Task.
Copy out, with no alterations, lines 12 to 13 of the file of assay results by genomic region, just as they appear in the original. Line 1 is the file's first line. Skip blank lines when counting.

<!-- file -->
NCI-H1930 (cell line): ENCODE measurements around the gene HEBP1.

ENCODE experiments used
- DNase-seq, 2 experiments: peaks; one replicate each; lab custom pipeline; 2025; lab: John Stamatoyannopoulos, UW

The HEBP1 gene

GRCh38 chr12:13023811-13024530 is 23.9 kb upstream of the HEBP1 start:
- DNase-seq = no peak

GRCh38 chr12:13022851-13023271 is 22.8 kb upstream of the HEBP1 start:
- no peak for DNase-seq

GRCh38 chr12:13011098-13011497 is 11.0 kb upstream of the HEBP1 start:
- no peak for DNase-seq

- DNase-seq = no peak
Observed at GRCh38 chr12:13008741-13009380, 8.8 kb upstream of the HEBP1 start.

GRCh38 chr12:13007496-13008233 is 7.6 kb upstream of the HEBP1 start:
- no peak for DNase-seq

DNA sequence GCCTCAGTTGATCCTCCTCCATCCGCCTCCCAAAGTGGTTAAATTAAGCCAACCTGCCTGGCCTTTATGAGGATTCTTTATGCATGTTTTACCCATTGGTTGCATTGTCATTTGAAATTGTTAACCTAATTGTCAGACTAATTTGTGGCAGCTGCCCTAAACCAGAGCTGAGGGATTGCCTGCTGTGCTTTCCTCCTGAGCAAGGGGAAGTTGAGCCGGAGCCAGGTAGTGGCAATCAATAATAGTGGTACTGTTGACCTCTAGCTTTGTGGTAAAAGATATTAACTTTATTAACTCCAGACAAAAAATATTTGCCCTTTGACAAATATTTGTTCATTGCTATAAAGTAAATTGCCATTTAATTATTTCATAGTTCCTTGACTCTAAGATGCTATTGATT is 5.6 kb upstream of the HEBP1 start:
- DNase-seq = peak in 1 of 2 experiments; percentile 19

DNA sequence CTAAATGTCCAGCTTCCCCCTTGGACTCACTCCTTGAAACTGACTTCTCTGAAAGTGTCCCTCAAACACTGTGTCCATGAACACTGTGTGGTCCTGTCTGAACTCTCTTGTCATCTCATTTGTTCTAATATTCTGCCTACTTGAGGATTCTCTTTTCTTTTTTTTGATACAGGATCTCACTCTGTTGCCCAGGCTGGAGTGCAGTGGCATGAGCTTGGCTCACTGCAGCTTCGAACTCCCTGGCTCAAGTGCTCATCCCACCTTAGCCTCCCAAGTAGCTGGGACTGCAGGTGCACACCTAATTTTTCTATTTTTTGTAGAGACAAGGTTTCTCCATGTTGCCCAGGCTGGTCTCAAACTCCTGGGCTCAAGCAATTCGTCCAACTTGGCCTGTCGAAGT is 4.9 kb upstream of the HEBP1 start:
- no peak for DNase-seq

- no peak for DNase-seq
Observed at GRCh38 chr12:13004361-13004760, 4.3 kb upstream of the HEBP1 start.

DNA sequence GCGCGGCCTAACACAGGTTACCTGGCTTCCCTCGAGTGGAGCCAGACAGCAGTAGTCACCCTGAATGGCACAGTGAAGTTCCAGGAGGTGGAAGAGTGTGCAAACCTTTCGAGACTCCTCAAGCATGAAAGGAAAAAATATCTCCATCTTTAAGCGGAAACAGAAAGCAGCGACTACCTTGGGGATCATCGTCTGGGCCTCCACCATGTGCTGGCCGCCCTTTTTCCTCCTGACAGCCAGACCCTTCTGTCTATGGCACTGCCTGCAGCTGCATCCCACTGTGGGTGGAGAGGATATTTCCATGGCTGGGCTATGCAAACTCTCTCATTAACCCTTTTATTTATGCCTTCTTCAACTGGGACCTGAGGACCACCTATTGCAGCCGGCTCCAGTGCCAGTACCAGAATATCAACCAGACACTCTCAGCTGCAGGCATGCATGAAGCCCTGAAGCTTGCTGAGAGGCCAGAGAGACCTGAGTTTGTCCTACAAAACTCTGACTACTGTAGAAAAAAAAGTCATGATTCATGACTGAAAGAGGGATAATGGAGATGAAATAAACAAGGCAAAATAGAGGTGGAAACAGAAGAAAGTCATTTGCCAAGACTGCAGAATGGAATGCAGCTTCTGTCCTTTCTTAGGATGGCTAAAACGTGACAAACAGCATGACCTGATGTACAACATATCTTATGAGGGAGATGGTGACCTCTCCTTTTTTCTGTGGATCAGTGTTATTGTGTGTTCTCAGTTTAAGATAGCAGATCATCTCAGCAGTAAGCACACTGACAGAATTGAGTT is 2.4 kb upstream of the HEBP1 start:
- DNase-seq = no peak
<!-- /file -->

Observed at GRCh38 chr12:13008741-13009380, 8.8 kb upstream of the HEBP1 start.

GRCh38 chr12:13007496-13008233 is 7.6 kb upstream of the HEBP1 start: